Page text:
So power consumption has gone up 18-fold and die size has gone up 15-fold and performance has been dropping off all the time in respect to past counterparts as in if past CPU's were running higher MHz they'd be faster...thats FSB and clock speed......
Well.....i486 Dx-2 66Mhz......look at its FSB...similar to clock speed no?? LoL
Since most integer (excluding multiply/divide) and address generation instructions are already at the below 3 tick count 486+, many being already at 1, instruction parallelism has reached its theoretical maxim. Assuming you can achieve the holy grail of 2.5 instructions per clock. You only have an allowance for 2x to 4x improvement. It's like this. How many times can you run around your house with your underwear on your head before you're little brother or sister can?
(Edit: removed "/transcendental" habit for listing excluded group of instructions based on tick count. There are no transcendental instructions in integer.)
I could say the same for an Athlon ALU, it's not overly different from the P4's besides not being double pumped. Even with that, there are tons of IPC increases elsewhere to be found that make the P4 superior to the 486. I don't recall when was it that the best IPC increases are in tweaking the execution stages. It often is in the cache, the decoding, the branch predicting and prefetching to make sure the data bus is fully utilized.
You're still wrong to claim IPC is the same.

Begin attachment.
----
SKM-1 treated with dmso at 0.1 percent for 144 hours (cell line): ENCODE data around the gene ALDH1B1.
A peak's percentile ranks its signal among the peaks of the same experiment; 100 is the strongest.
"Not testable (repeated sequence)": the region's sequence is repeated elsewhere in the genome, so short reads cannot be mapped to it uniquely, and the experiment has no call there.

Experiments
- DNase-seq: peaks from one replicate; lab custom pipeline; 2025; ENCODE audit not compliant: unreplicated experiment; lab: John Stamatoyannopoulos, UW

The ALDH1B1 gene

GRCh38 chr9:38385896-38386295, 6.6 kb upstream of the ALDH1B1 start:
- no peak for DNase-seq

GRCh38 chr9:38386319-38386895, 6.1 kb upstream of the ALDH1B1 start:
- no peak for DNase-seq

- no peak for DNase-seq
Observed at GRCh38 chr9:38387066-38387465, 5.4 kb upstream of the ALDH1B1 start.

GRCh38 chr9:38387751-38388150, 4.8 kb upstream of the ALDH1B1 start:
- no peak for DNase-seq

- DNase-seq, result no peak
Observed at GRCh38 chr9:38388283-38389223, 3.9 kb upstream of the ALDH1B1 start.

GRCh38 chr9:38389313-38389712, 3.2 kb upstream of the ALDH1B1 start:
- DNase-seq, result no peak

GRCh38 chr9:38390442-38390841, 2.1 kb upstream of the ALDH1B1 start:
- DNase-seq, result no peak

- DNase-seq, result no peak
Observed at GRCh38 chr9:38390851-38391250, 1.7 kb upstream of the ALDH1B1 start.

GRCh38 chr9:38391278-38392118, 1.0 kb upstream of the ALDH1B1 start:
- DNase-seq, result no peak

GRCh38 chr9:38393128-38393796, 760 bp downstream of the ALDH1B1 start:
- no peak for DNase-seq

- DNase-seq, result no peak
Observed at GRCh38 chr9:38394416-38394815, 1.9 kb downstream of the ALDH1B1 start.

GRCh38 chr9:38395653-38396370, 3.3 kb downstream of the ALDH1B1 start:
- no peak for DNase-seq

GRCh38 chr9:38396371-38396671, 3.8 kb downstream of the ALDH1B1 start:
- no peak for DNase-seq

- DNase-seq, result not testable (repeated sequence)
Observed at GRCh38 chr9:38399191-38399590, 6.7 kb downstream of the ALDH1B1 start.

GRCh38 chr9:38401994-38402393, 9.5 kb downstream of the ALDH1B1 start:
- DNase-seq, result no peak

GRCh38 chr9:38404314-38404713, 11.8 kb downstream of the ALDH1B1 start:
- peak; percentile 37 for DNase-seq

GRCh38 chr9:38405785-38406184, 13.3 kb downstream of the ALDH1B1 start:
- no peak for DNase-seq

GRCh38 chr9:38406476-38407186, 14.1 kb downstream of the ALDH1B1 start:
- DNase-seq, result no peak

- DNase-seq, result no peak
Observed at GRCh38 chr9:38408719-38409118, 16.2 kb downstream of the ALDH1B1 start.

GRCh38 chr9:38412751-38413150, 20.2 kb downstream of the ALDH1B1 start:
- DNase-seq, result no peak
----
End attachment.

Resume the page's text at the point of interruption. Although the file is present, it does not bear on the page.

This post is brought to you by Eden, on a Via Eden, in the garden of Eden. :smile: <P ID="edit"><FONT SIZE=-1><EM>Edited by Eden on 01/15/03 04:06 PM.</EM></FONT></P>
You know, it's nice to see someone trying to make an informative claim and then have people mock him with completely irrelevant information. DiVX is almost purely FPU based and its performance has nothing to do with comparing the integer component of a 486 to a P4.
That said, looking at the design of the P4 compared to a non-pipelined, non-superscalar processor like the 486 and I begin to wonder why Intel would claim such a thing. It's true that for non-repeatable code, the P4 would most likely reach the same throughput per clock (maybe even less) than a 486 provided there aren't any limitations with cache/memory. However, since the majority of code is repeatable, the P4's superscalar design should help it gain quite an advantage over a 486 even per clock.
"We are Microsoft, resistance is futile." - Bill Gates, 2015.
You know, it's nice to see someone trying to make an informative claim and then have people mock him with completely irrelevant information.
I'm sorry but in the end all this is just a smoke and mirrors or appeal to tradition fallacy. If the graphs and data had some true information behind it, there would be a reason for a true discussion and they wouldn't have that disclaimer at the bottom I mentioned. It works like this. Look at the birdie (instructions per clock) see the blimp (megahertz), blimps are big, and birds are small. IPC doesn't matter. If juin would back up some of his random statements and quotes, he wouldn't get so much flack.